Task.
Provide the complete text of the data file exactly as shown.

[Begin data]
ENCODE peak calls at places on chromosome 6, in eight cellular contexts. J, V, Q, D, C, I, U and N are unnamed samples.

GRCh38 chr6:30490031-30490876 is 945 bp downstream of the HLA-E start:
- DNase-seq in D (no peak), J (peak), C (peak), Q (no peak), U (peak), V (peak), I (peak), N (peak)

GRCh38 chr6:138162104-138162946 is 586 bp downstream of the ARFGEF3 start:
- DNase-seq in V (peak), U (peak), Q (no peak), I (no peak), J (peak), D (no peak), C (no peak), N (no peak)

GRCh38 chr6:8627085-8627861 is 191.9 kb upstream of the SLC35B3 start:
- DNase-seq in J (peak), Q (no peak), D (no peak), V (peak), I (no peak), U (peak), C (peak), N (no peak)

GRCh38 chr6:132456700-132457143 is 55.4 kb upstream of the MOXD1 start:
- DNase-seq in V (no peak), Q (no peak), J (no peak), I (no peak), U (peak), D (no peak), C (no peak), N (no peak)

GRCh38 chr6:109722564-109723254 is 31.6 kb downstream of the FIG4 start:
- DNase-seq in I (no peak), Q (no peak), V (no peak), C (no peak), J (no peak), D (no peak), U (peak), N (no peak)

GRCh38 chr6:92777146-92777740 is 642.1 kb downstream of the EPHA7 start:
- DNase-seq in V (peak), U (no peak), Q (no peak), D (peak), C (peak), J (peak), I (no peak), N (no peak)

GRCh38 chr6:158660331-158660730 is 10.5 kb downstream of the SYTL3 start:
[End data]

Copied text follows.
ENCODE peak calls at places on chromosome 6, in eight cellular contexts. J, V, Q, D, C, I, U and N are unnamed samples.

GRCh38 chr6:30490031-30490876 is 945 bp downstream of the HLA-E start:
- DNase-seq in D (no peak), J (peak), C (peak), Q (no peak), U (peak), V (peak), I (peak), N (peak)

GRCh38 chr6:138162104-138162946 is 586 bp downstream of the ARFGEF3 start:
- DNase-seq in V (peak), U (peak), Q (no peak), I (no peak), J (peak), D (no peak), C (no peak), N (no peak)

GRCh38 chr6:8627085-8627861 is 191.9 kb upstream of the SLC35B3 start:
- DNase-seq in J (peak), Q (no peak), D (no peak), V (peak), I (no peak), U (peak), C (peak), N (no peak)

GRCh38 chr6:132456700-132457143 is 55.4 kb upstream of the MOXD1 start:
- DNase-seq in V (no peak), Q (no peak), J (no peak), I (no peak), U (peak), D (no peak), C (no peak), N (no peak)

GRCh38 chr6:109722564-109723254 is 31.6 kb downstream of the FIG4 start:
- DNase-seq in I (no peak), Q (no peak), V (no peak), C (no peak), J (no peak), D (no peak), U (peak), N (no peak)

GRCh38 chr6:92777146-92777740 is 642.1 kb downstream of the EPHA7 start:
- DNase-seq in V (peak), U (no peak), Q (no peak), D (peak), C (peak), J (peak), I (no peak), N (no peak)

GRCh38 chr6:158660331-158660730 is 10.5 kb downstream of the SYTL3 start: